Cloning and expression of koala (Phascolarctos cinereus) liver cytochrome P450 CYP4A15
Ngo, SNT, McKinnon, RA & Stupans, I 2006, Gene, vol. 376, p. 123-132.
Digestion of eucalyptus oil compounds, or monoterpenes, is thought to be done by liver enzymes called cytochromes P450 (CYP). In the past it has been reported that koala liver has increased hydroxylation of lauric acid, a fatty acid, which is indicative of CYP4A enzyme activity. The molecular and enzymatic characteristics of CYP4A in koala liver are reported in this study.
Liver tissue was obtained from a koala and processed to extract a gene sequence for CYP4A, annotated as CYP4A15. The gene is 1544 base pairs long and is similar size to most animal CYP4A genes, with highest similarity to human CYP4A11 (69% similarity). The gene codes for a 500 amino acid protein. CYP4A protein has high similarity to CYP4A amino acid sequences of rat, rabbit, mouse and human; however, the koala sequence has two additional amino acids. When CYP4A15 gene was cloned into cells in a petri dish, its lauric acid hydroxylase activity was detected to be 4.79 ± 1.91 nmol/min/nmol CYP and this value is lower when compared to the same experiment in rats. The total protein activity for koala CYP4115 cloned gene was 0.45 ± 0.18 nmol/min/mg protein, and activity was lower than in non-cloned koala or rat samples, perhaps due to poor gene synthesis. Total amount of CYP in koala liver cells was 0.094 ± 0.001 nmol/mg protein. When liver cells were analysed for presence of CYP4A protein using an antibody, a protein 52 kDa in size was identified. It appears CYP4A may exist in greater amounts in koalas when compared to rat, human or wallaby samples, perhaps to aid in digestion of monoterpenes. Another protein of 48 kDA size was detected with the same antibody and this may be a modified version of CYP4A or another similar protein. When the messenger RNA (mRNA) of CYP4A15 gene was allowed to bind total liver mRNA, CYP4A15 mRNA bound a slightly larger segment of 2.6 kilobases (kb) in marsupial (koala and possum) samples than in human and rat samples, a 2.4 kb segment. An additional analysis of Southern Blotting, when flagged DNA is allowed bind other DNA on a blot, showed that CYP4A15 gene size varies across species: koala, rat, wallaby, possum and bandicoot. The koala diet is restricted to eucalyptus leaves which contain monoterpenes, highly toxic essential oil compounds. Their digestion may be aided by CYP4A enzymes which are possibly present in higher amounts in the koala for that purpose.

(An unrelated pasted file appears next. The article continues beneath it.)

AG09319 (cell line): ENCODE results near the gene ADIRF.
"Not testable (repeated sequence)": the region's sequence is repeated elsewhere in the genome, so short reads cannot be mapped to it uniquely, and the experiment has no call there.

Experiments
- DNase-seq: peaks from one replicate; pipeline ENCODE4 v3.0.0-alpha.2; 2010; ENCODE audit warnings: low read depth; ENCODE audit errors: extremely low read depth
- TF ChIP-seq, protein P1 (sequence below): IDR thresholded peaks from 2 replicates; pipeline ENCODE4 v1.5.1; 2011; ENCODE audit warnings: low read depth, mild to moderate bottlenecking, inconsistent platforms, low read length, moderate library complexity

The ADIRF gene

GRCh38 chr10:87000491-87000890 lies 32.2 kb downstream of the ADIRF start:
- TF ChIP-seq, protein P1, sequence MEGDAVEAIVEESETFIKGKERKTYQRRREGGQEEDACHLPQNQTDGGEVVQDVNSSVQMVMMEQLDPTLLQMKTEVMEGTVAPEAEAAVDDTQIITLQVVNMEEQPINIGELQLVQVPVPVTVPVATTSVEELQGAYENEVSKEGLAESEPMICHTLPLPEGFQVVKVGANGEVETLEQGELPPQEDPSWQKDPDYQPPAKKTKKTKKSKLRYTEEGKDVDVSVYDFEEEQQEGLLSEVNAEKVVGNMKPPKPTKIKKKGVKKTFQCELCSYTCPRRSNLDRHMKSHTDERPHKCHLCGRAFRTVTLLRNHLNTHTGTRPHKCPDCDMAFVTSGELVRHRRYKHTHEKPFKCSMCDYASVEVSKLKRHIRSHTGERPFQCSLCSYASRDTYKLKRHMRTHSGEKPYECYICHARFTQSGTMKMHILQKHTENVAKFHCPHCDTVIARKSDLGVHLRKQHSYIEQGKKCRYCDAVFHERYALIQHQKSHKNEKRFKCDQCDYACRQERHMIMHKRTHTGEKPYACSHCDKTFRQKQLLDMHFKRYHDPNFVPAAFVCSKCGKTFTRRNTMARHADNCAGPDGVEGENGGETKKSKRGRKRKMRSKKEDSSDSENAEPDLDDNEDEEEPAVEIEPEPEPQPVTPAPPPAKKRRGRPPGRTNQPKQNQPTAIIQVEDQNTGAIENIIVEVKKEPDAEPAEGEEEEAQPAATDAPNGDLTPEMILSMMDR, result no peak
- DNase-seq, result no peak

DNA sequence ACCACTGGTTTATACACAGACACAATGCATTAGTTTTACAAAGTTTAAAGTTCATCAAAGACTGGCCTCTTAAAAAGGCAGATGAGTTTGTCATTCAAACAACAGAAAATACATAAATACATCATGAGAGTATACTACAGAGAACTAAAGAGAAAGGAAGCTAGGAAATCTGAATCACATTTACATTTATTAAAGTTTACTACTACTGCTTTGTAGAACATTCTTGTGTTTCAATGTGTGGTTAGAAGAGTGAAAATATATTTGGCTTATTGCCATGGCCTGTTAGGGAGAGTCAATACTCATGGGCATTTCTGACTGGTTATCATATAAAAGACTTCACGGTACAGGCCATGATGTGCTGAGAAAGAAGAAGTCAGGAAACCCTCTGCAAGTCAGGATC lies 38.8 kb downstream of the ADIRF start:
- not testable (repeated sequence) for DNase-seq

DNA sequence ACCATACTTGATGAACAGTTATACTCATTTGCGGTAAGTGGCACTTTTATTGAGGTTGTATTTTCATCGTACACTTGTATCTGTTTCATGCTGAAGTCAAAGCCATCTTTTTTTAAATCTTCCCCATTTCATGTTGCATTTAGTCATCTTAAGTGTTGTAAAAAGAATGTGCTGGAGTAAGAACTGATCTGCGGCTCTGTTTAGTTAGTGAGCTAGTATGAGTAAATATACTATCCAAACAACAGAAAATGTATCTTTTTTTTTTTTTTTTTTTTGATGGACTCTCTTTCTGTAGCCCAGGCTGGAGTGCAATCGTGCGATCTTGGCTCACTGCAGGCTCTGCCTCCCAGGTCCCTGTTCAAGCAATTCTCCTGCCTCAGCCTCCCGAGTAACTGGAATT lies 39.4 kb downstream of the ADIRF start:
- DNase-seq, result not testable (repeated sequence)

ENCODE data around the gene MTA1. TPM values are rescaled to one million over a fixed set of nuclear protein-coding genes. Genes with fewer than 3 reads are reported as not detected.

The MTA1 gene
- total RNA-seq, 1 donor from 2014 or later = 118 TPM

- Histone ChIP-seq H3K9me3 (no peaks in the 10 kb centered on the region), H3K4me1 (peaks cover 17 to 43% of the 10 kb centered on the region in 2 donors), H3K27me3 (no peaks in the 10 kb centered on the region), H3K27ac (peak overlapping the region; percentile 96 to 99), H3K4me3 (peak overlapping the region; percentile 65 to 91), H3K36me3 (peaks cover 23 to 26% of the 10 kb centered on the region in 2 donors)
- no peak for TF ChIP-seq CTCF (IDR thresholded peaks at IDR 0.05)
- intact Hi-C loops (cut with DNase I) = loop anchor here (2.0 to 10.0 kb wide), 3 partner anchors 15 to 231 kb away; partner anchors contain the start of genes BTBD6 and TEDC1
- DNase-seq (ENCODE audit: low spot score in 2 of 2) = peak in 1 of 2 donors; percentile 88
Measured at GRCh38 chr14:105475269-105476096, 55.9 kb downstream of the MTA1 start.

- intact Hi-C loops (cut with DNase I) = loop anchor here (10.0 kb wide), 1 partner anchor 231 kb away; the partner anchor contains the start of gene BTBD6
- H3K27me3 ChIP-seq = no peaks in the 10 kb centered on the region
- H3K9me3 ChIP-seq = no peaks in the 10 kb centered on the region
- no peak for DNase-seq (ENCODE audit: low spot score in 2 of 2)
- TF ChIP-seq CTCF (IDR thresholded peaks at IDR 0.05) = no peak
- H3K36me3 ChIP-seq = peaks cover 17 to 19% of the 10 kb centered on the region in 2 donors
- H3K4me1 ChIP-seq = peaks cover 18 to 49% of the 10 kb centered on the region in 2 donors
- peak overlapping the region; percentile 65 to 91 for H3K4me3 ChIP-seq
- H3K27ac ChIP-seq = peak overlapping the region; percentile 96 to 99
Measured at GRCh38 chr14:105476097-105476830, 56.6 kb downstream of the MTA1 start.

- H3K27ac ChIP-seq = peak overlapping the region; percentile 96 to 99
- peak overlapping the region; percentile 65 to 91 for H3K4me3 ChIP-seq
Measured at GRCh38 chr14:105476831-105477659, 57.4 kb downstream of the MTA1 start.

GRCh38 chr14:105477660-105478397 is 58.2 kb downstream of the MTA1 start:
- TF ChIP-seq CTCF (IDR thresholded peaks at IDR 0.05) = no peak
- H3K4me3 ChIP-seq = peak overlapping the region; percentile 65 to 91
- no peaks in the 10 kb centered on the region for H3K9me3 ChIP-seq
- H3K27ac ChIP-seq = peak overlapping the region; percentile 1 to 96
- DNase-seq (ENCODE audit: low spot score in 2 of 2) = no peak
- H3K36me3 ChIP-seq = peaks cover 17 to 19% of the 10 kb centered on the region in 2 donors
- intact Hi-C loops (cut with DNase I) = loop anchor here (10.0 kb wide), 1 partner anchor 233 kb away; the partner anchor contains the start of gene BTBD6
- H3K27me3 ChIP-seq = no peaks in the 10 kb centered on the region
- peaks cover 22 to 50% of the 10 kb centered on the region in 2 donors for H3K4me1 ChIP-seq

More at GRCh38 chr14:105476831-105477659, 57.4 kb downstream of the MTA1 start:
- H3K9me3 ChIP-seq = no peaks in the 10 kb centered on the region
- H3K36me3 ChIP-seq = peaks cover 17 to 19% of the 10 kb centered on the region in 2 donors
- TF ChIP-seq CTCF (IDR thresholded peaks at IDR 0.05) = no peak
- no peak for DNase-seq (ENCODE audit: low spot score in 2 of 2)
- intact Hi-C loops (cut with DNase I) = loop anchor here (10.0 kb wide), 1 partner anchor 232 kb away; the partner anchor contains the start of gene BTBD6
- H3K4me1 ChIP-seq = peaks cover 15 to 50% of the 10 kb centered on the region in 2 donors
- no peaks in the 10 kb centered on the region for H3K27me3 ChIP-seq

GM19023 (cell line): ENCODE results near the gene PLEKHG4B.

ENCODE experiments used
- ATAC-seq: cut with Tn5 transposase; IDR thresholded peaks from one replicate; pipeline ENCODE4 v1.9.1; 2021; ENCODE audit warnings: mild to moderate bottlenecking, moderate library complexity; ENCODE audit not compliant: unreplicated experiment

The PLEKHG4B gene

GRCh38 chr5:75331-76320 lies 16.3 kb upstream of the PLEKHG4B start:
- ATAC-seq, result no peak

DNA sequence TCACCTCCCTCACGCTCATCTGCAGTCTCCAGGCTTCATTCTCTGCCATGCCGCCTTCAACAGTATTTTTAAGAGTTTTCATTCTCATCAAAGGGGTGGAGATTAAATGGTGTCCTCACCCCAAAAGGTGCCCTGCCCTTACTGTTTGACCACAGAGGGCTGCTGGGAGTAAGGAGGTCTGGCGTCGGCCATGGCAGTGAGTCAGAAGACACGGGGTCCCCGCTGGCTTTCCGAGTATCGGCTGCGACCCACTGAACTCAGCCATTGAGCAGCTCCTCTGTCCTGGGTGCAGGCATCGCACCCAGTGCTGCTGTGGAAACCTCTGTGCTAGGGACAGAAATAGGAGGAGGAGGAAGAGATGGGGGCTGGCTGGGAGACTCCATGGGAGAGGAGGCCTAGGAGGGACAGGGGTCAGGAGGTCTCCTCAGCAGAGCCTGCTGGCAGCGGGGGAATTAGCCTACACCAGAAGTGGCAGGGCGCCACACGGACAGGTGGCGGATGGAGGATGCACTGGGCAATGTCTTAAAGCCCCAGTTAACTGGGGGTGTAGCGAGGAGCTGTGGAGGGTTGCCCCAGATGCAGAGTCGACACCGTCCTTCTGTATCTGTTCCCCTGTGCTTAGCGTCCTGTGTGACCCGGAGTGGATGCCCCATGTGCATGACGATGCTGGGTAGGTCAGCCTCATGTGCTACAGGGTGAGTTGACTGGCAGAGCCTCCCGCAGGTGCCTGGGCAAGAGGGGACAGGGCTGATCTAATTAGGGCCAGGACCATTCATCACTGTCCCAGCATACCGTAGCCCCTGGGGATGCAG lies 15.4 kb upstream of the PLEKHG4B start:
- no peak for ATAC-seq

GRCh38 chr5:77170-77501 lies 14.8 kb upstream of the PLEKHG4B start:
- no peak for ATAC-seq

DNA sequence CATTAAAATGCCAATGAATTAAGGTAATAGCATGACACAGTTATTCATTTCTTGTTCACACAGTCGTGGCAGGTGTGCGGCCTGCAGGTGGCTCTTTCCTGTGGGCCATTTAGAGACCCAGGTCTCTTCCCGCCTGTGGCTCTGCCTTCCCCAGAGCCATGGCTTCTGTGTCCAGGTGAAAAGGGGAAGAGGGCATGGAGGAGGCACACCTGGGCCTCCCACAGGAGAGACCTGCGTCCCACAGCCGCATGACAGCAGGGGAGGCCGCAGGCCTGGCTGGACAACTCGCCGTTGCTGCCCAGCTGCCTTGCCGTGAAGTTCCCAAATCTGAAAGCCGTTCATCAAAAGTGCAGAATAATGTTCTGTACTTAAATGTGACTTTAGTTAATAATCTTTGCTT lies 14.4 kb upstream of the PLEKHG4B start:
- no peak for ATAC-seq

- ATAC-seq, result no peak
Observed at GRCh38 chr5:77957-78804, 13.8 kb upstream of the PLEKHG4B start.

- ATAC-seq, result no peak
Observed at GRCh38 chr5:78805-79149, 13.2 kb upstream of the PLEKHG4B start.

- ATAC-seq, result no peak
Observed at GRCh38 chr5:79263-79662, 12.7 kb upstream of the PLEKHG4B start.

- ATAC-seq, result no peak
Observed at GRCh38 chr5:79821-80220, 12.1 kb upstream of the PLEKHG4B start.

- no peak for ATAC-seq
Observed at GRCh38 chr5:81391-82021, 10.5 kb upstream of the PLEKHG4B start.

This study provides important molecular data about CYP4A enzyme in koala liver and raises the possibility of higher expression of the CYP4A15 gene in the koala liver than that in other species. These findings contribute to our growing understanding of the koala’s unique metabolic mechanisms that allow it to sustain its high toxin diet.
Summarised by Alexandra Selivanova
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